On July 14, the Student Council of the University of Seoul (UOS), Close-up, announced that it had confirmed 22 pictures that constitute sexual harassment of female students in a campus online community. After inquiry, the uploader was identified as “Noh,” a UOS student majoring in Social Welfare. Noh uploaded them to the website between May and June without approval. The School Disciplinary Committee imposed a penalty of indefinite suspension. Noh posted an apology on the UOS online community, Gwang-jang. However, many members of Gwang-jang said that he had expressed very little sorrow to his victims and provided no clear statement accepting his fault.
Both female and male students expressed similar opinions. Jin-young Jwa (Dept. of International Relations, ’15) said, “Of course, it is only fair that he should be given indefinite suspension. I think it would be okay to treat these students even tougher, like considering dismissal from school.” Ho-yeob Kim (School of Economics, ’11) agreed. He added that he could not understand the deeds of Noh. “Hidden cameras themselves do not make sense but uploading those photos to the Internet is too much. I do not know the limits of suspension that the school can impose, but he has to be penalized as a criminal.”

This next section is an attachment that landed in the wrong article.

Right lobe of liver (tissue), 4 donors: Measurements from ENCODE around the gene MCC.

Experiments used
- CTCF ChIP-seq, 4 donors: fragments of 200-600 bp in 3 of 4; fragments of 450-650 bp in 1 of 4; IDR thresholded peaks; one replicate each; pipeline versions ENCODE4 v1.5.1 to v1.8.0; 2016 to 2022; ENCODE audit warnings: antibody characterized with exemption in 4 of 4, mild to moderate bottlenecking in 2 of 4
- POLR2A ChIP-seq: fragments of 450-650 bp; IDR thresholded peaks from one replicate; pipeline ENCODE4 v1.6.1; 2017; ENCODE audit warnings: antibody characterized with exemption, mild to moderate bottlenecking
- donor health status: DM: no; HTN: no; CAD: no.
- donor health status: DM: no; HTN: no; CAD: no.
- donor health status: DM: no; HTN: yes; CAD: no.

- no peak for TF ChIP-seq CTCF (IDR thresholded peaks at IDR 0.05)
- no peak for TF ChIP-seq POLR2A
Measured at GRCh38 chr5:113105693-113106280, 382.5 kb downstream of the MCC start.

Hidden cameras are not only a problem at UOS. According to the Seoul Metropolitan Police Agency, there have been 6,759 incidents relating to hidden cameras over the past five years (2010~2014), and they increased at a rate of 46.1 percent over that period. This year alone, 2,283 incidents were reported as of July, compared to 1,100 cases in the same period last year, a jump of 107.5 percent.
Noh took photos by smart phone, but there are other ways to take such videos or pictures. People may easily buy and use many apparatuses including hidden cameras that look like ballpoint pens, neck tie pins, or watches. In other words, the university is no longer a safe place protecting students from hidden cameras. School authorities and the Student Council have to be aware of the seriousness of these incidents and find more practical alternatives to protect UOS students from the dangers of hidden cameras.